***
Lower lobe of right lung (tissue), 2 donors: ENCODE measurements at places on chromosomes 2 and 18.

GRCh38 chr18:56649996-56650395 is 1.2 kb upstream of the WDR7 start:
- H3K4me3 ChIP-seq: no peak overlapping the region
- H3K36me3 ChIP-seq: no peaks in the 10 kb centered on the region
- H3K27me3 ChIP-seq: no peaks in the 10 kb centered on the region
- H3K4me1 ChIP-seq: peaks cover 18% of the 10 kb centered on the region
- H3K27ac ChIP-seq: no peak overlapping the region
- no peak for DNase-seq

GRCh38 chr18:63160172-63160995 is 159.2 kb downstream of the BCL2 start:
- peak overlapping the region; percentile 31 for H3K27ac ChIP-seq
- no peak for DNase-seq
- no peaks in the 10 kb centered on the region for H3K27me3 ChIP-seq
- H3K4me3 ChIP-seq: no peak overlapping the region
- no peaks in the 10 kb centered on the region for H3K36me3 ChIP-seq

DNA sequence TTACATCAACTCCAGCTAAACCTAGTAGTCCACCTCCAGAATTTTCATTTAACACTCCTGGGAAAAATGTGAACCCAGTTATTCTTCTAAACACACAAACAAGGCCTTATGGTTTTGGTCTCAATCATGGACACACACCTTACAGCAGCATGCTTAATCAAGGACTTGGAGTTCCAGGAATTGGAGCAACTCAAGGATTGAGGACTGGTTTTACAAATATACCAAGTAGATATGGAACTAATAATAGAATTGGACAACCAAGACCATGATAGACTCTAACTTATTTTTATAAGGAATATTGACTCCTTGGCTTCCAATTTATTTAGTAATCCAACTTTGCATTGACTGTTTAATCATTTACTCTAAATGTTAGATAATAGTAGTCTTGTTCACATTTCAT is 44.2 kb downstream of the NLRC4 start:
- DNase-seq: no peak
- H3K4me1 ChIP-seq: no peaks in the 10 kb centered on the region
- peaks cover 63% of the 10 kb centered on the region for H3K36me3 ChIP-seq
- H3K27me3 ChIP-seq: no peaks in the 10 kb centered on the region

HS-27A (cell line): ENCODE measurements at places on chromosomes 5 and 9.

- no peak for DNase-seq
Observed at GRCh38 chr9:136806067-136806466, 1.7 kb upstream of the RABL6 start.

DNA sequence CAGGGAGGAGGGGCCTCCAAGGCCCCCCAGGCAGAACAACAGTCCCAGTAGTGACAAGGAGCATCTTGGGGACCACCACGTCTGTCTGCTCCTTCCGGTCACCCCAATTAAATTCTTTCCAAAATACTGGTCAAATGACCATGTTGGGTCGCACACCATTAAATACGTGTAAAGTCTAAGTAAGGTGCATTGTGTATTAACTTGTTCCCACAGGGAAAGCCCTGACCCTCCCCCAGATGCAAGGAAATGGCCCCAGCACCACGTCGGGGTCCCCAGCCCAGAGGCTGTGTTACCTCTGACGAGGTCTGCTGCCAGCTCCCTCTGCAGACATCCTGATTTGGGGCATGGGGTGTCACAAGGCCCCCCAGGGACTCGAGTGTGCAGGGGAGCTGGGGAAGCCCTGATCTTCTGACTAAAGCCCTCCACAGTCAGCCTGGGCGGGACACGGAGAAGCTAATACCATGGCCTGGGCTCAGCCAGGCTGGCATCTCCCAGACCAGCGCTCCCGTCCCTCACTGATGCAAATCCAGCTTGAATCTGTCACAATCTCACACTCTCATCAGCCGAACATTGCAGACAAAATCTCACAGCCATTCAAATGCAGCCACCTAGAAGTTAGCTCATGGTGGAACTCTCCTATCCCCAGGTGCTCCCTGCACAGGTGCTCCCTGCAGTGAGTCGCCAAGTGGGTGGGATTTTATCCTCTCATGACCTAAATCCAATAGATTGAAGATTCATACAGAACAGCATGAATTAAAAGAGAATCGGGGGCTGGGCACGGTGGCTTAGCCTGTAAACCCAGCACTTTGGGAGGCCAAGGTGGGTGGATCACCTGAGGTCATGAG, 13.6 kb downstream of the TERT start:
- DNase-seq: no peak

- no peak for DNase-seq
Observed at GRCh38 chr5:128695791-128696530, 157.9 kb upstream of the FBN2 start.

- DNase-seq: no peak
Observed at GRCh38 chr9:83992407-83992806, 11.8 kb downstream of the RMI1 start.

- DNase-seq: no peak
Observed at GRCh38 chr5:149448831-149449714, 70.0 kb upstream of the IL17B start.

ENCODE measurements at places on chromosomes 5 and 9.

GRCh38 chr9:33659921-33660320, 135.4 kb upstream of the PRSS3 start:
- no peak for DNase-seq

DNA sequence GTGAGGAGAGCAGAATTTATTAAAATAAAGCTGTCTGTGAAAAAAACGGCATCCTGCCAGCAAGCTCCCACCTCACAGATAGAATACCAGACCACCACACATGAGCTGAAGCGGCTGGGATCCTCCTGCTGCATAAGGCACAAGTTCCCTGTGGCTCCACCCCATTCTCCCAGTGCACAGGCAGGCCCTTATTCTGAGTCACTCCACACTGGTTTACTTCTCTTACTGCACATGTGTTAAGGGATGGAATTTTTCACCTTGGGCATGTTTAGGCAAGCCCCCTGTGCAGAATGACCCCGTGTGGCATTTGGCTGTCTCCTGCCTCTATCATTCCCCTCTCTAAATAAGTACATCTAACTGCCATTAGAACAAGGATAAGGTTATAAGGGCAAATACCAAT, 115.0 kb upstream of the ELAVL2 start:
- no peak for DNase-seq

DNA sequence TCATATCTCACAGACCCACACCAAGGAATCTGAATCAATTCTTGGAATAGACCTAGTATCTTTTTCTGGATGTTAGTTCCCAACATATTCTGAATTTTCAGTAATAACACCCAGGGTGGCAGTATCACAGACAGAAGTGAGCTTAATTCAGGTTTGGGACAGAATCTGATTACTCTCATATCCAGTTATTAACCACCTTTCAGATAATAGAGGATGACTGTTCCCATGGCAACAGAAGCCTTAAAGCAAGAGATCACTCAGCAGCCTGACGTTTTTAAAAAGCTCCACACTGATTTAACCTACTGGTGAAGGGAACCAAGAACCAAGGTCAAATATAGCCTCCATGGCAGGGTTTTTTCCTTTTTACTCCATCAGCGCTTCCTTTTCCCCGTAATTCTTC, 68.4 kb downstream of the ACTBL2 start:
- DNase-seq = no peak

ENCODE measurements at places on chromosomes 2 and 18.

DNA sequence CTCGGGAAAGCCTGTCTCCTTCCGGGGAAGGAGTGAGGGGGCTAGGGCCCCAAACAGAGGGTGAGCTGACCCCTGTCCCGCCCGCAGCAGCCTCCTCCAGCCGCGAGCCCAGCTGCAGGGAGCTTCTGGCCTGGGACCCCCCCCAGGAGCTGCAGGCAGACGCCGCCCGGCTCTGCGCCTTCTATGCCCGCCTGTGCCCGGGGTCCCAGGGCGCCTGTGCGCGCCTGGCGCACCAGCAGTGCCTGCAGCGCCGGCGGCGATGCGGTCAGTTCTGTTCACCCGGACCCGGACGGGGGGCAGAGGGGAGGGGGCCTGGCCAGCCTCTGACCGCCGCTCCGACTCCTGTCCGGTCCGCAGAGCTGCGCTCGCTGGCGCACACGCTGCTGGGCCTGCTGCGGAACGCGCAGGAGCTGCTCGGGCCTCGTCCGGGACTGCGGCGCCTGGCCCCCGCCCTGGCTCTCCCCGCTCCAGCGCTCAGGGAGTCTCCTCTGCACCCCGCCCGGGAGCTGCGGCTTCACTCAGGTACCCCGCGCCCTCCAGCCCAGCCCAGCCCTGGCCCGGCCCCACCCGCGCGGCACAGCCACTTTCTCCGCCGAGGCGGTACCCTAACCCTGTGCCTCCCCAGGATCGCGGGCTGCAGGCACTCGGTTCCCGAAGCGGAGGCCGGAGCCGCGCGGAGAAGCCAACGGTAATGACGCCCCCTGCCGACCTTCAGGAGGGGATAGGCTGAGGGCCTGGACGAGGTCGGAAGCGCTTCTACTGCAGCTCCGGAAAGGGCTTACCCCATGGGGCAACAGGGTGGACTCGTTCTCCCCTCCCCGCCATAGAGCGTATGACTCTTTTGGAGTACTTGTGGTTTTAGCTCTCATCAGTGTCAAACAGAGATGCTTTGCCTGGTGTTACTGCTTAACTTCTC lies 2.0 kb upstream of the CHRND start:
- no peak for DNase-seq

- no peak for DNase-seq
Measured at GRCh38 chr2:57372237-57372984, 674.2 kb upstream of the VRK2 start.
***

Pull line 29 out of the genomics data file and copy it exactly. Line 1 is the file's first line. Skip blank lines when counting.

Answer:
- DNase-seq: no peak